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Civil rights movement

Fred Hampton's death

The controversy over the 4 December 1969 raid that killed 21-year-old Black Panther leading figure, Fred Hampton, reverberated for years to come.

Hampton was an African American activist and revolutionary socialist. He came to prominence in Chicago as chairman of the Illinois chapter of the Black Panther Party (BPP), and deputy chairman of the national BPP.

He founded the Rainbow Coalition, a multicultural political organisation that initially included the Black Panthers, Young Patriots, and the Young Lords, and an alliance among major Chicago street gangs to help them end infighting and work for social change.

The FBI had identified him as a radical threat, trying to subvert his activities in Chicago. Hampton was shot and killed in his bed during a predawn police raid at his Chicago apartment by a tactical unit of the Cook County State's Attorney's Office together with the Chicago Police Department and the FBI. Another Panther, Mark Clark, was also killed and several others were seriously wounded.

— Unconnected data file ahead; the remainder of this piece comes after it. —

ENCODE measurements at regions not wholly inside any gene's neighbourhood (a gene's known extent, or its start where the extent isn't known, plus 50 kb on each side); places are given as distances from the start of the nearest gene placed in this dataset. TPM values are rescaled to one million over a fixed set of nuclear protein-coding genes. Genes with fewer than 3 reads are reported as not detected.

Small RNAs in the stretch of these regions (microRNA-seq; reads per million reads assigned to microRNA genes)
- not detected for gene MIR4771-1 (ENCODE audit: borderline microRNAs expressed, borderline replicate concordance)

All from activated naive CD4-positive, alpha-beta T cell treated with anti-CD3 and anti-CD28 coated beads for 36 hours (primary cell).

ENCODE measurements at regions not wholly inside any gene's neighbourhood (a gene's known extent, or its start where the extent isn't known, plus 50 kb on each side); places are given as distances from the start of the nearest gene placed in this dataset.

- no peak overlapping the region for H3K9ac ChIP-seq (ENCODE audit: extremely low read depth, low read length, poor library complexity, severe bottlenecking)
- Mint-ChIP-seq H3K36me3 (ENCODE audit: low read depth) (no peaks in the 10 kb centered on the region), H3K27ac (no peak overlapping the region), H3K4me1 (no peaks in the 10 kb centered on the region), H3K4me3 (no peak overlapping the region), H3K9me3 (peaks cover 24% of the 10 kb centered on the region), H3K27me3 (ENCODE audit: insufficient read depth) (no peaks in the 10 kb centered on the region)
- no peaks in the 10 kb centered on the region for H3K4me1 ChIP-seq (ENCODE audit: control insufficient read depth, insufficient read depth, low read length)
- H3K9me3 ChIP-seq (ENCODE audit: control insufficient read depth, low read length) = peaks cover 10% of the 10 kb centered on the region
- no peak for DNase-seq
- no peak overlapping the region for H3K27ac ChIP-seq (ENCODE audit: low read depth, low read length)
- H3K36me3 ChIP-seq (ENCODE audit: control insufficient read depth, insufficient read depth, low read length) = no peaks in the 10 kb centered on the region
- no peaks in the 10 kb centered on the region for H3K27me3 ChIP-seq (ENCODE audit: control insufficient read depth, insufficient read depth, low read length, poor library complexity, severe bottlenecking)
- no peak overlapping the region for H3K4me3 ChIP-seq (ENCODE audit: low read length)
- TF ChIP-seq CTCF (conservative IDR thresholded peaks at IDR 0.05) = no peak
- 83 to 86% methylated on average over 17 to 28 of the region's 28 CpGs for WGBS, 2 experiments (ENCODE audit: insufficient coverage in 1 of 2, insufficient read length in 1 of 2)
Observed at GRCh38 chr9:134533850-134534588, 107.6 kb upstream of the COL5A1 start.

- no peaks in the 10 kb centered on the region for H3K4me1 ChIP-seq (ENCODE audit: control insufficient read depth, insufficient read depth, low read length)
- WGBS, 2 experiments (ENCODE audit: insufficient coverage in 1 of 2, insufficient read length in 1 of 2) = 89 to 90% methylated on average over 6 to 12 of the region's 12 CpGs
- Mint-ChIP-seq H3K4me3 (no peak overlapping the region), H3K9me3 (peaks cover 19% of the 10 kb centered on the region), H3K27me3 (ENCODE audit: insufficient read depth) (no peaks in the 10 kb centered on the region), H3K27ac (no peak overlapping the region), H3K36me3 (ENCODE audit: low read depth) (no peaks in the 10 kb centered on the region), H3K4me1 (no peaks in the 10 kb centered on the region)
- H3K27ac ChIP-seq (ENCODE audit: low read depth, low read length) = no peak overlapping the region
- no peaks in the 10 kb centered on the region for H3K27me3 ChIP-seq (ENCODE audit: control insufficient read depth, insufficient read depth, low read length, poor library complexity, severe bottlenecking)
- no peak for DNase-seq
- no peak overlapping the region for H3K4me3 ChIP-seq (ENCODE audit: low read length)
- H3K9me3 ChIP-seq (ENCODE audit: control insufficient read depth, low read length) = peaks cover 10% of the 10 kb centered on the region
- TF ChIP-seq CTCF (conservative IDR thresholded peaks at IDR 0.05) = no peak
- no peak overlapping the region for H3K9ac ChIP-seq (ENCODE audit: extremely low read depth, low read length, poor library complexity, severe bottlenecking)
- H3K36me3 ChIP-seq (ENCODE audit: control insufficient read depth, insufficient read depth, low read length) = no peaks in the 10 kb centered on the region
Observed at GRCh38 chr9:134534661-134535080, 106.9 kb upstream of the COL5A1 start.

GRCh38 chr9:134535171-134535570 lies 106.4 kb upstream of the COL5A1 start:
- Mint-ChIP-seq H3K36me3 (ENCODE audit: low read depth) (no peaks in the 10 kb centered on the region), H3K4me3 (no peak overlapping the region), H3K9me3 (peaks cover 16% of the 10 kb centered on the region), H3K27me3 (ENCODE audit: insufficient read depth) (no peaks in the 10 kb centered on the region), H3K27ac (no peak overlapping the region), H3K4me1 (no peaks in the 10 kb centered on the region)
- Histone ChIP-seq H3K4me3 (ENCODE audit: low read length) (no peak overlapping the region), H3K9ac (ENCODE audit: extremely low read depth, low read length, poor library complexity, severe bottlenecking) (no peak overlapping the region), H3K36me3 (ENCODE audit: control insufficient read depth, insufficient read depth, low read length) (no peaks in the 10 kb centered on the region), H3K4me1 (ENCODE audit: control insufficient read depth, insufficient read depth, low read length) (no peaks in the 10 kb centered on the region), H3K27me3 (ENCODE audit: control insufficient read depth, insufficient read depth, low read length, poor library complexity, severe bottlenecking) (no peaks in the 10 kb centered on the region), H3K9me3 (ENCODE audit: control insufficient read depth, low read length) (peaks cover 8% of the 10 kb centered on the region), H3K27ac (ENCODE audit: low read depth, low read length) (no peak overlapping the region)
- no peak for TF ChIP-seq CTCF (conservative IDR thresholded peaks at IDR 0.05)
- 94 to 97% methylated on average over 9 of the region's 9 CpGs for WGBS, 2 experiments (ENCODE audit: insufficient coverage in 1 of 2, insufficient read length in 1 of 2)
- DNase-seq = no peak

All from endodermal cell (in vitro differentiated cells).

An informant, William O’Neal, had provided police with detailed information about Hampton's apartment in advance. He had also slipped a barbiturate sleep agent into Hampton’s drink, so that he wouldn’t wake during the raid.

Hampton was hit in the shoulder as he lay in his bed; another witness said he was then shot twice in the head by police.

Police claimed they had faced a barrage from inside the apartment, although later evidence revealed they had fired over 90 bullets and just one gun from the Panthers had been fired (at the ceiling). Seven Panthers were initially charged with attempted murder.

A civil lawsuit was later filed on behalf of the survivors and the relatives of Hampton and Clark. It was resolved in 1982 by a settlement of $1.85 million.

Given revelations about the COINTELPRO program and documents associated with the killings, several authors and historians have argued that Hampton's death should be considered an assassination.